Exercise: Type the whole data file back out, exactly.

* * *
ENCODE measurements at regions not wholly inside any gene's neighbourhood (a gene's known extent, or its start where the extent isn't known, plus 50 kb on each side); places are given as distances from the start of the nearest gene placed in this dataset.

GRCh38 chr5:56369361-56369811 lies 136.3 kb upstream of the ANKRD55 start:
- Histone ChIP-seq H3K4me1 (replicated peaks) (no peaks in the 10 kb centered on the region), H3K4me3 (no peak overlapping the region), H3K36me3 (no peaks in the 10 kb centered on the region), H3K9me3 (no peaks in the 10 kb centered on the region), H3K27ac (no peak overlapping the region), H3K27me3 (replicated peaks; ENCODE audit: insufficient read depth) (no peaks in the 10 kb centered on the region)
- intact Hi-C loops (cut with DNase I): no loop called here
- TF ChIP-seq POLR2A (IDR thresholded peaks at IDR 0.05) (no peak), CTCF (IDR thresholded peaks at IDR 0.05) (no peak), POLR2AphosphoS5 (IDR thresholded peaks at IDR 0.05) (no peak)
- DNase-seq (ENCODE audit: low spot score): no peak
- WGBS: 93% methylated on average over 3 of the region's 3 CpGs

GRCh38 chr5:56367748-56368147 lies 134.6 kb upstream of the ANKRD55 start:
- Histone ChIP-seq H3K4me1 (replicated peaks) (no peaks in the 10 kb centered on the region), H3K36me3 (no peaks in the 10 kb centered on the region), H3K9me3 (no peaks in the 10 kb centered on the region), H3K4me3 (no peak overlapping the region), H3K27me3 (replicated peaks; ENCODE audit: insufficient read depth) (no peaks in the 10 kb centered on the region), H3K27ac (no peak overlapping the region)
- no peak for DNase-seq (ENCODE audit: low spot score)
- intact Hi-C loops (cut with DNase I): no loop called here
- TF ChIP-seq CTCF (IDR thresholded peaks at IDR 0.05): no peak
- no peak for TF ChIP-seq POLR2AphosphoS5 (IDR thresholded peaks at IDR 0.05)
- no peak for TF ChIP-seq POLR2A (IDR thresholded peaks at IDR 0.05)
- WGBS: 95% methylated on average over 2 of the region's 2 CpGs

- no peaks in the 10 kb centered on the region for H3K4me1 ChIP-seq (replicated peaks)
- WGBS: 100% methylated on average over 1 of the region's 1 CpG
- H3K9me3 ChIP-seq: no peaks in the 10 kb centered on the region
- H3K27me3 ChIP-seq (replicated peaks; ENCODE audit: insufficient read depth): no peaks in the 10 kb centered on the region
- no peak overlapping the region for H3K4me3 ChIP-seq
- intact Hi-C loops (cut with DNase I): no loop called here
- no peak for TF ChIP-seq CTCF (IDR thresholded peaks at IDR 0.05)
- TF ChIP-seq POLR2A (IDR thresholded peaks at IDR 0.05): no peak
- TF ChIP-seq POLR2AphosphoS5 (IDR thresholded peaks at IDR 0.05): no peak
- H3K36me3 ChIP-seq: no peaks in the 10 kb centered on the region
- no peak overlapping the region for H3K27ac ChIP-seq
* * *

ENCODE measurements at regions not wholly inside any gene's neighbourhood (a gene's known extent, or its start where the extent isn't known, plus 50 kb on each side); places are given as distances from the start of the nearest gene placed in this dataset.

GRCh38 chr5:56369361-56369811 lies 136.3 kb upstream of the ANKRD55 start:
- Histone ChIP-seq H3K4me1 (replicated peaks) (no peaks in the 10 kb centered on the region), H3K4me3 (no peak overlapping the region), H3K36me3 (no peaks in the 10 kb centered on the region), H3K9me3 (no peaks in the 10 kb centered on the region), H3K27ac (no peak overlapping the region), H3K27me3 (replicated peaks; ENCODE audit: insufficient read depth) (no peaks in the 10 kb centered on the region)
- intact Hi-C loops (cut with DNase I): no loop called here
- TF ChIP-seq POLR2A (IDR thresholded peaks at IDR 0.05) (no peak), CTCF (IDR thresholded peaks at IDR 0.05) (no peak), POLR2AphosphoS5 (IDR thresholded peaks at IDR 0.05) (no peak)
- DNase-seq (ENCODE audit: low spot score): no peak
- WGBS: 93% methylated on average over 3 of the region's 3 CpGs

GRCh38 chr5:56367748-56368147 lies 134.6 kb upstream of the ANKRD55 start:
- Histone ChIP-seq H3K4me1 (replicated peaks) (no peaks in the 10 kb centered on the region), H3K36me3 (no peaks in the 10 kb centered on the region), H3K9me3 (no peaks in the 10 kb centered on the region), H3K4me3 (no peak overlapping the region), H3K27me3 (replicated peaks; ENCODE audit: insufficient read depth) (no peaks in the 10 kb centered on the region), H3K27ac (no peak overlapping the region)
- no peak for DNase-seq (ENCODE audit: low spot score)
- intact Hi-C loops (cut with DNase I): no loop called here
- TF ChIP-seq CTCF (IDR thresholded peaks at IDR 0.05): no peak
- no peak for TF ChIP-seq POLR2AphosphoS5 (IDR thresholded peaks at IDR 0.05)
- no peak for TF ChIP-seq POLR2A (IDR thresholded peaks at IDR 0.05)
- WGBS: 95% methylated on average over 2 of the region's 2 CpGs

- no peaks in the 10 kb centered on the region for H3K4me1 ChIP-seq (replicated peaks)
- WGBS: 100% methylated on average over 1 of the region's 1 CpG
- H3K9me3 ChIP-seq: no peaks in the 10 kb centered on the region
- H3K27me3 ChIP-seq (replicated peaks; ENCODE audit: insufficient read depth): no peaks in the 10 kb centered on the region
- no peak overlapping the region for H3K4me3 ChIP-seq
- intact Hi-C loops (cut with DNase I): no loop called here
- no peak for TF ChIP-seq CTCF (IDR thresholded peaks at IDR 0.05)
- TF ChIP-seq POLR2A (IDR thresholded peaks at IDR 0.05): no peak
- TF ChIP-seq POLR2AphosphoS5 (IDR thresholded peaks at IDR 0.05): no peak
- H3K36me3 ChIP-seq: no peaks in the 10 kb centered on the region
- no peak overlapping the region for H3K27ac ChIP-seq